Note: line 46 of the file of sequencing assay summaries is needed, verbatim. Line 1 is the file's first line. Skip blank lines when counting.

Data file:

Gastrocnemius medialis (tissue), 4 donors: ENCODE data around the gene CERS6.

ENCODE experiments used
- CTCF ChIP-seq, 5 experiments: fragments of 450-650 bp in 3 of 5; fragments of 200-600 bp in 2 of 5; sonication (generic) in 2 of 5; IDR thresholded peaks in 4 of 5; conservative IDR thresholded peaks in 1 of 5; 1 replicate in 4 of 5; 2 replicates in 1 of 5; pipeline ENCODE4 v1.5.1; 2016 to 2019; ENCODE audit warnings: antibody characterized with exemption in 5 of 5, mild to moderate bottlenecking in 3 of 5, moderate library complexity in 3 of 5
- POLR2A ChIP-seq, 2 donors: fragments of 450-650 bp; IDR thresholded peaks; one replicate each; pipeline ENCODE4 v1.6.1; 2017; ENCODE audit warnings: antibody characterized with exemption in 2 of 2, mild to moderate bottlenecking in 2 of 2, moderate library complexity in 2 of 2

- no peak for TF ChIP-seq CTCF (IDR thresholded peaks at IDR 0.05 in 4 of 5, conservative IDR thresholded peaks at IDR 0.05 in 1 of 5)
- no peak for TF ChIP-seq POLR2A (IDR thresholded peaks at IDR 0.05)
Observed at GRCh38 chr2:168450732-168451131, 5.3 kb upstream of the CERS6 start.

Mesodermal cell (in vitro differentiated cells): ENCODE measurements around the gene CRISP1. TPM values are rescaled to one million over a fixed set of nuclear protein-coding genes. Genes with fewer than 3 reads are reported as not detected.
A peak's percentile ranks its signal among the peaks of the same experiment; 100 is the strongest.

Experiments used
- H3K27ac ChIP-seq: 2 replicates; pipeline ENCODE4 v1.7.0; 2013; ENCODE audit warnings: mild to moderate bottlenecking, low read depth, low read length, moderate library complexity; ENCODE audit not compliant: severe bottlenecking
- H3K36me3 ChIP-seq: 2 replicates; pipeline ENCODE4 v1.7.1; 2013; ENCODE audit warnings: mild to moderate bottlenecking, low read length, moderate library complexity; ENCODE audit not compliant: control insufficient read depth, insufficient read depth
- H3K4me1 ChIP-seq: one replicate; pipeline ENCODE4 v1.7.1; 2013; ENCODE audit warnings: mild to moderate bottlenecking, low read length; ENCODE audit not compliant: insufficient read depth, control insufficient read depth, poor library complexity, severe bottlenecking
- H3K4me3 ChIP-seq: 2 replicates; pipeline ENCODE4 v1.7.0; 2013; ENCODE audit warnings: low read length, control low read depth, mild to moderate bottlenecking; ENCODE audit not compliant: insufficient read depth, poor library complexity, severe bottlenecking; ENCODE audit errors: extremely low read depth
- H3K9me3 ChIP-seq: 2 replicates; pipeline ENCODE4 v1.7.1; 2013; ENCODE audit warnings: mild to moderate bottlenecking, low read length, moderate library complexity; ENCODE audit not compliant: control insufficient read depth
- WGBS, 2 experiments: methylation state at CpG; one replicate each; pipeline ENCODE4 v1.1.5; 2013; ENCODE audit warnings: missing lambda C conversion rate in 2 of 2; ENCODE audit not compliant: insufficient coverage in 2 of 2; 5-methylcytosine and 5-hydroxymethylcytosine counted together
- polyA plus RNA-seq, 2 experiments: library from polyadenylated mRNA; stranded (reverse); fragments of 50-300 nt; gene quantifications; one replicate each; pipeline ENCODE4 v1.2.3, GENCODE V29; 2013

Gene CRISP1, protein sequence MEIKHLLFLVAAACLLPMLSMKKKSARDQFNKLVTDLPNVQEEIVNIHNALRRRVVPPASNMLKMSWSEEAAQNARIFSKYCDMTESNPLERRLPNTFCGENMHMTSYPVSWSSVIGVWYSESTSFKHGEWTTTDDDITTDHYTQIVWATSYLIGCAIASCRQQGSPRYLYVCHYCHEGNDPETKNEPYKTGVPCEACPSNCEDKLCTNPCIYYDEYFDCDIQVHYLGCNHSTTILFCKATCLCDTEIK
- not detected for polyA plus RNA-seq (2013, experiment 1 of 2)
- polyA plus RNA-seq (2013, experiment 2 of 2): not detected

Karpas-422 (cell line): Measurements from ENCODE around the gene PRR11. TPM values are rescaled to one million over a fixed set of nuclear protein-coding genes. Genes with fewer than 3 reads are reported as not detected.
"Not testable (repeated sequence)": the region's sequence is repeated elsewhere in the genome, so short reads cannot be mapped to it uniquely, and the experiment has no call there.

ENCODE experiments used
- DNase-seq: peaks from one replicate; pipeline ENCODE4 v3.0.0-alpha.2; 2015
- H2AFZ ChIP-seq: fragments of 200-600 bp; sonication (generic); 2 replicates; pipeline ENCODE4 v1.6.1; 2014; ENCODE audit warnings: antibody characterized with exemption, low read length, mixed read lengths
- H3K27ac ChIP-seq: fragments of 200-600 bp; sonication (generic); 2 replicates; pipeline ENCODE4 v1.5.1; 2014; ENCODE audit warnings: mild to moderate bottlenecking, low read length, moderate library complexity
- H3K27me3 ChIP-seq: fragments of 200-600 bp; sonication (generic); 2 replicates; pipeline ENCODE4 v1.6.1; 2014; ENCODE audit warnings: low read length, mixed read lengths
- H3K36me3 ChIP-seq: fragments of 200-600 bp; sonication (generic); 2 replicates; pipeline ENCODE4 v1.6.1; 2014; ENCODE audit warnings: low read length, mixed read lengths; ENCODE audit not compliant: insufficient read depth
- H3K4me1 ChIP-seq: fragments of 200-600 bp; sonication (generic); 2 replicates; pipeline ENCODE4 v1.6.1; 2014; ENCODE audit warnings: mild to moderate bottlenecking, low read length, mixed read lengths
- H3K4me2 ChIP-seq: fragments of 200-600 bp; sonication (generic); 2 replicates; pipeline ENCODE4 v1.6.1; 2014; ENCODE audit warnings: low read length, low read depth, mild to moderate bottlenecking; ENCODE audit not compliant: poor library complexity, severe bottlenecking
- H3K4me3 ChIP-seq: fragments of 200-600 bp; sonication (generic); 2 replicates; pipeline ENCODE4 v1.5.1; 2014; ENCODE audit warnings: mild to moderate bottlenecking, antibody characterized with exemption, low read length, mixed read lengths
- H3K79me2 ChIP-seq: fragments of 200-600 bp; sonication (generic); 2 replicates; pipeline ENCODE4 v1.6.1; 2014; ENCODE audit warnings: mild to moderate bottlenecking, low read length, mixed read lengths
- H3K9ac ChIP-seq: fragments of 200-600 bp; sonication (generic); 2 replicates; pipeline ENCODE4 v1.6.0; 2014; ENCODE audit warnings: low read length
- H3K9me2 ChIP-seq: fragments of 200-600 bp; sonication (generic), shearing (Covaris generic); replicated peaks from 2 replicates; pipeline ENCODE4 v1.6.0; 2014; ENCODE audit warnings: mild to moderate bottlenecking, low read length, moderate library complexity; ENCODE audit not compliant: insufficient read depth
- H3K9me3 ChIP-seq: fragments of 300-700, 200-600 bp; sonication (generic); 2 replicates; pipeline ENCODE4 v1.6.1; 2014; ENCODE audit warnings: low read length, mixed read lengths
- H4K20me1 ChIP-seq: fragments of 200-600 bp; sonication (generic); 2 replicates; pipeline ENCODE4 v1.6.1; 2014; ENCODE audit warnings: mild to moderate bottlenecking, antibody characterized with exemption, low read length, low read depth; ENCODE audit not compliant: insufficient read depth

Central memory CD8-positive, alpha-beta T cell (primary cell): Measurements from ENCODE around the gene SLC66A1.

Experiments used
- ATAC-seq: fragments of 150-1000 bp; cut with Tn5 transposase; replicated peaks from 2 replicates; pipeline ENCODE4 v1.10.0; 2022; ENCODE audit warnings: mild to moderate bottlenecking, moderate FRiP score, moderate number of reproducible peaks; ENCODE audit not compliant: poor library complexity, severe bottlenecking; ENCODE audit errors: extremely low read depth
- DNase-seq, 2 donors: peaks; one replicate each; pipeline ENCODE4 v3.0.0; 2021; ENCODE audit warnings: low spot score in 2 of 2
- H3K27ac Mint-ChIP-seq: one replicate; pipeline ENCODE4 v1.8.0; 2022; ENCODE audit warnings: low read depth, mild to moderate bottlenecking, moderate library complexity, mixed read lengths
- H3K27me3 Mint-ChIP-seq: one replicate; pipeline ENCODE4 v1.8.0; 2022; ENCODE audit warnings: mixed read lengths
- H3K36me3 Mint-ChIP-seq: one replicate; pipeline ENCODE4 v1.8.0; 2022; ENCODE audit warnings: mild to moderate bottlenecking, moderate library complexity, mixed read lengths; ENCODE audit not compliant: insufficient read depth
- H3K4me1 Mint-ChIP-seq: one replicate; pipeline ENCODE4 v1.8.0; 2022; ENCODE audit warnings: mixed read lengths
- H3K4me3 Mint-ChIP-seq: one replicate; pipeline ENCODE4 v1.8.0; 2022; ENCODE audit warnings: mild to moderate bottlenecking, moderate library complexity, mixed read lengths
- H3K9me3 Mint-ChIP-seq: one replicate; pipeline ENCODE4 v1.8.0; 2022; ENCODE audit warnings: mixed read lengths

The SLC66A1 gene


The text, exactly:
- H3K9me3 Mint-ChIP-seq: one replicate; pipeline ENCODE4 v1.8.0; 2022; ENCODE audit warnings: mixed read lengths